My code is not perfect and bug free when I write it in a strongly typed language, however it is guaranteed to be free of type errors provided the type system is sound. That level of confidence in types is just not possible in a dynamic language.
Give me an example of a sound type system.
Software Testing Life Cycle? That is not a type system, that is a software development methodology. Thought you'd mention atleast TypeScript or Elixir, but no, you went for the a whole software development methodology. Which kind of puts you in a bind now, since you also said: "..it is guaranteed to be free of type errors provided the type system is sound". So where does that leave us if you cannot confidently give an example of a sound type system?
> That level of confidence in types is just not possible in a dynamic language.
Not possible with static languages either, unless ofcourse you use the whole "Software Testing Life Cycle". Do you know what I like most about STLC? It advocates what I have been saying all along: discipline and best practice!!!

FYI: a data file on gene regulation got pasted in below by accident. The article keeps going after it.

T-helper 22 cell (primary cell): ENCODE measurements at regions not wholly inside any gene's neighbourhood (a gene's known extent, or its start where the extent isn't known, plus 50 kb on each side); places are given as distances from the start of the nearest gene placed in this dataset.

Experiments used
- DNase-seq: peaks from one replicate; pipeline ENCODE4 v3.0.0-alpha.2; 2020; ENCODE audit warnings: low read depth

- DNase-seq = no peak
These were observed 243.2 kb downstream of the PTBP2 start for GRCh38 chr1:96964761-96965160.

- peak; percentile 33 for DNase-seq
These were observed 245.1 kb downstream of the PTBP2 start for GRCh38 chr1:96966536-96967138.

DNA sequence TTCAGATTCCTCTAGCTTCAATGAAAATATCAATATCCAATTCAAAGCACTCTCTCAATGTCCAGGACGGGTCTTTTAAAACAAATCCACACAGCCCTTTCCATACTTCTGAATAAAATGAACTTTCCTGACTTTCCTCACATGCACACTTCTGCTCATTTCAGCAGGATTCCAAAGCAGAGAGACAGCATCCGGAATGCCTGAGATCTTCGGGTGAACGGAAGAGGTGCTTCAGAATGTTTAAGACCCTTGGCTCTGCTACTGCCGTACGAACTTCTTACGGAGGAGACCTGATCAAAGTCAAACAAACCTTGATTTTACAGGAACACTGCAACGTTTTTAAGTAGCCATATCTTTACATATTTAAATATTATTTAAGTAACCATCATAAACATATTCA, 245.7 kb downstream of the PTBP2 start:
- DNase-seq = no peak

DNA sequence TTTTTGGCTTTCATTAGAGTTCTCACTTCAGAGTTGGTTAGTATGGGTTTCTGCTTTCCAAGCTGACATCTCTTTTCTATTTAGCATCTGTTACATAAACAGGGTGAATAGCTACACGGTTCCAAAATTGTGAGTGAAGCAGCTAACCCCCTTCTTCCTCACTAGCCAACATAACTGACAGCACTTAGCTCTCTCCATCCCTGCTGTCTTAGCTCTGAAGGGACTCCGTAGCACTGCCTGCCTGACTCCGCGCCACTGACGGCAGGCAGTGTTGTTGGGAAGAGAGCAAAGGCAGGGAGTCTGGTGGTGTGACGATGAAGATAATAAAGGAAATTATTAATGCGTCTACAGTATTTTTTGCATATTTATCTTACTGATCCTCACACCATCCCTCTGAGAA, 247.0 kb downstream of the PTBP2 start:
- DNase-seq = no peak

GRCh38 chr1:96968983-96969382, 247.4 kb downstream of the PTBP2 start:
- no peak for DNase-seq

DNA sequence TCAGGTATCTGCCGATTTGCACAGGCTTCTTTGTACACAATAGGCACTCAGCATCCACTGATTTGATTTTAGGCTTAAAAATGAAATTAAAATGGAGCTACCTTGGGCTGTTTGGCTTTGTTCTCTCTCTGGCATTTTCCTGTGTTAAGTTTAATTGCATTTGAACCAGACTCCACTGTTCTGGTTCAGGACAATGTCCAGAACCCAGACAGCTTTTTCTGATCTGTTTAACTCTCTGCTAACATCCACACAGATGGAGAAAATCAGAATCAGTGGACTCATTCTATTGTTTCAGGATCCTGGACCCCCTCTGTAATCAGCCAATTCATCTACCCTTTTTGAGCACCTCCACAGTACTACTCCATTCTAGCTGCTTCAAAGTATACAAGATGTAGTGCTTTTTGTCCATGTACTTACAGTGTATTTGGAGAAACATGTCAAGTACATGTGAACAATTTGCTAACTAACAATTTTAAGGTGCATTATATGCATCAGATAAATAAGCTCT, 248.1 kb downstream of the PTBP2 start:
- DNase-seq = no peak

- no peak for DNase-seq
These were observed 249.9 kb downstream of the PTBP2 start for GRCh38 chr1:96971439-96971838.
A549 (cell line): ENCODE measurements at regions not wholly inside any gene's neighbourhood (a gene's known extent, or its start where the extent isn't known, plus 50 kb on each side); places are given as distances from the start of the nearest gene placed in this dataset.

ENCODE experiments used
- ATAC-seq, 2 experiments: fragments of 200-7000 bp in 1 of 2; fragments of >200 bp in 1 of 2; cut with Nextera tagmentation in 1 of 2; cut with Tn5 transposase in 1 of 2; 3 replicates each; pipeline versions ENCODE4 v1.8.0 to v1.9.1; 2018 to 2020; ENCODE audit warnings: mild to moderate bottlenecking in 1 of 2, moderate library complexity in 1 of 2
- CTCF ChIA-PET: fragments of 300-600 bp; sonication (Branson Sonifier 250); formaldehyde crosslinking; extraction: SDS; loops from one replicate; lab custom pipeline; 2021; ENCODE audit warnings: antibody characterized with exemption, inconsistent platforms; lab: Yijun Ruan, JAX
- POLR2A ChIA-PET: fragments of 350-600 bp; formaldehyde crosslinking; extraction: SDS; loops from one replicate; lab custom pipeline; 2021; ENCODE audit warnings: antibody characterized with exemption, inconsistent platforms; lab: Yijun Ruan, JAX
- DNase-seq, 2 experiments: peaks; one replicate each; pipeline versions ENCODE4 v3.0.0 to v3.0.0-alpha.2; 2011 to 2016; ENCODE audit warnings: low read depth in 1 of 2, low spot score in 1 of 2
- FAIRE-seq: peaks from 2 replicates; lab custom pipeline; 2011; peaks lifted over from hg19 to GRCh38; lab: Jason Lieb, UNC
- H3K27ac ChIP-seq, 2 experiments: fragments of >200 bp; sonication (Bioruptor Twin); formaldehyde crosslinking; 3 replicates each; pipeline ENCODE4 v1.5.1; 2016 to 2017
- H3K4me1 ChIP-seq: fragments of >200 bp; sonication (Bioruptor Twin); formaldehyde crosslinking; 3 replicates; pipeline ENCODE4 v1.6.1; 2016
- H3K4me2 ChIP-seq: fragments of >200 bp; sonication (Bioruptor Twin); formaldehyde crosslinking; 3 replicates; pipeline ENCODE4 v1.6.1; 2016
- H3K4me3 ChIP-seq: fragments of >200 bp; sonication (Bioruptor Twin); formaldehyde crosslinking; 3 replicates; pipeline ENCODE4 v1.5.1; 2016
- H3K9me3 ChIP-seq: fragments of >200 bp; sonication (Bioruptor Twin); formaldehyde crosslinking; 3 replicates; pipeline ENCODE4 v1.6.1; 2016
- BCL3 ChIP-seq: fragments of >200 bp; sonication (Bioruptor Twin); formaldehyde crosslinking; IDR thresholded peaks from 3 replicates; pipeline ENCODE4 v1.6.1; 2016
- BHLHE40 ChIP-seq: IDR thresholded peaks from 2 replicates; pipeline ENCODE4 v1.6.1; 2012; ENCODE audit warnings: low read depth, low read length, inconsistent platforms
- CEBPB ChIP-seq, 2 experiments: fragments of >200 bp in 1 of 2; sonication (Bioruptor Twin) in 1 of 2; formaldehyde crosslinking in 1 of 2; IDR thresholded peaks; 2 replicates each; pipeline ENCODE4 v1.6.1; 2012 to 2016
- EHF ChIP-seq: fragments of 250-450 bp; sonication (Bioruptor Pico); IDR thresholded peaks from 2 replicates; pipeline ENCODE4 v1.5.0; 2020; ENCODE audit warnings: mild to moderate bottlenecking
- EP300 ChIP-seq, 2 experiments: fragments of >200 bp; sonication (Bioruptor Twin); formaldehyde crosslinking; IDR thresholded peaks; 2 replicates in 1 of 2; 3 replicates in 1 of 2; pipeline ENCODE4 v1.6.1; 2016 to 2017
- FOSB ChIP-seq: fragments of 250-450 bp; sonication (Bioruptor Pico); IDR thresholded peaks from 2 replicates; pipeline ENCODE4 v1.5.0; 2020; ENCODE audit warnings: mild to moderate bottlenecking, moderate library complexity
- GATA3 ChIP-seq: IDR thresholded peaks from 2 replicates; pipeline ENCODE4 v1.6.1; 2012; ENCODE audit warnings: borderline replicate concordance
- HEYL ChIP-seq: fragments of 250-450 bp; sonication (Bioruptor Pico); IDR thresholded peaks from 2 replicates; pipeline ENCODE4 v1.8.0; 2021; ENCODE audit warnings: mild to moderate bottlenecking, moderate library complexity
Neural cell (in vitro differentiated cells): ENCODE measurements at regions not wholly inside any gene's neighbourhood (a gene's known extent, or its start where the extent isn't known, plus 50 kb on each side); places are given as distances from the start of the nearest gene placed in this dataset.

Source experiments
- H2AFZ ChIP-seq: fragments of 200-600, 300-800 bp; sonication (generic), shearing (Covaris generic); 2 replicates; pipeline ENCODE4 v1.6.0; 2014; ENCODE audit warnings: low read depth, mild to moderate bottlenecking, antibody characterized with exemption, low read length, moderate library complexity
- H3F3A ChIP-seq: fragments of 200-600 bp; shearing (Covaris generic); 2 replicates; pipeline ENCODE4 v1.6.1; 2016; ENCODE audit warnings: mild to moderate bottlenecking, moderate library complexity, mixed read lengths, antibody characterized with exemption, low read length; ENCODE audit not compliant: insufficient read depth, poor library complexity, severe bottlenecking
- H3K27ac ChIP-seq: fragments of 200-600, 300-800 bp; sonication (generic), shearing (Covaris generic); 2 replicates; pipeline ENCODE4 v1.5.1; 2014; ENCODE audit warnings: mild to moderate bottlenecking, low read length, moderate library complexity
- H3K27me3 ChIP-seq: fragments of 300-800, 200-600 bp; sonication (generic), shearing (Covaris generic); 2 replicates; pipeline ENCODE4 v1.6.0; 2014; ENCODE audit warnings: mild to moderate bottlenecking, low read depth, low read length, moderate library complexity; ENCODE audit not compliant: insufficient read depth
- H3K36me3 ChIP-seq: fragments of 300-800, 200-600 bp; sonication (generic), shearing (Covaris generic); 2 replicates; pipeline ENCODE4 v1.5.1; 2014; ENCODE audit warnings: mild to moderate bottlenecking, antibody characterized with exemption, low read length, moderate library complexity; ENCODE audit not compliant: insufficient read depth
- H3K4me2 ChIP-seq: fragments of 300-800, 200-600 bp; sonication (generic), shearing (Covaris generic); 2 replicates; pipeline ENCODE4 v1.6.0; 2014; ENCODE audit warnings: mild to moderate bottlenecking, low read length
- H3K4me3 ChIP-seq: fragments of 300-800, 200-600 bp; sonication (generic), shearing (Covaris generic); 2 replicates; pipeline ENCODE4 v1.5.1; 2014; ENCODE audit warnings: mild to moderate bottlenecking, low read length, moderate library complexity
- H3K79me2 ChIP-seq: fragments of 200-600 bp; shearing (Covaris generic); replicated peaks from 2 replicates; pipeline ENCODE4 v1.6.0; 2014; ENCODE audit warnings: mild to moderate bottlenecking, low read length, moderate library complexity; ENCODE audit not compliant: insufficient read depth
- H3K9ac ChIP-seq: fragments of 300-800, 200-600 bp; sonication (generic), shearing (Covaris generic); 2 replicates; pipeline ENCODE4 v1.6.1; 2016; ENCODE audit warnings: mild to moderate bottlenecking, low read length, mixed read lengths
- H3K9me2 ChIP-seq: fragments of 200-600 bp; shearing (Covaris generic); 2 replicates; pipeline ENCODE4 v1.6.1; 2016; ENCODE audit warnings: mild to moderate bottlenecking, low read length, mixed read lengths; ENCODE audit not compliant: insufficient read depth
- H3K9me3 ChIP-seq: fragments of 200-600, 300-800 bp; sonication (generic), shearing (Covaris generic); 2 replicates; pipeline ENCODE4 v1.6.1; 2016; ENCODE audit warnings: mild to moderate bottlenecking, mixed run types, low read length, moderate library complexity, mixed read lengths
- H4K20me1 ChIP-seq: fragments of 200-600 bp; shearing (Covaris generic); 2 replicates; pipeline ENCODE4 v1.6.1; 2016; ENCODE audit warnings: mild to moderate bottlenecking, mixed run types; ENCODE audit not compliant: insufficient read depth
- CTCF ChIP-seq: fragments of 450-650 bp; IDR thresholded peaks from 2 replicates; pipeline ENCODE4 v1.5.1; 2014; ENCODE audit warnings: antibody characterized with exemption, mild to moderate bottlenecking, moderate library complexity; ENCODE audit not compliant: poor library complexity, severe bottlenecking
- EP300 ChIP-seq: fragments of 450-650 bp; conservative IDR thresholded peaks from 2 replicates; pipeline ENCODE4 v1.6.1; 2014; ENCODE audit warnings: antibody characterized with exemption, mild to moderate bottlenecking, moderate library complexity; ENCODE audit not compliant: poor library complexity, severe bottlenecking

And you can use STLC with dynamic languages to and get the same benefits.
>> Software Testing Life Cycle?
Ok. Since you were saying things like "..that’s enabled by an extensive test suite, as well as type specs" I assumed it must be something to do with testing. Must be a programming language I've never heard about then.
Though evancz now works at NoRedInk.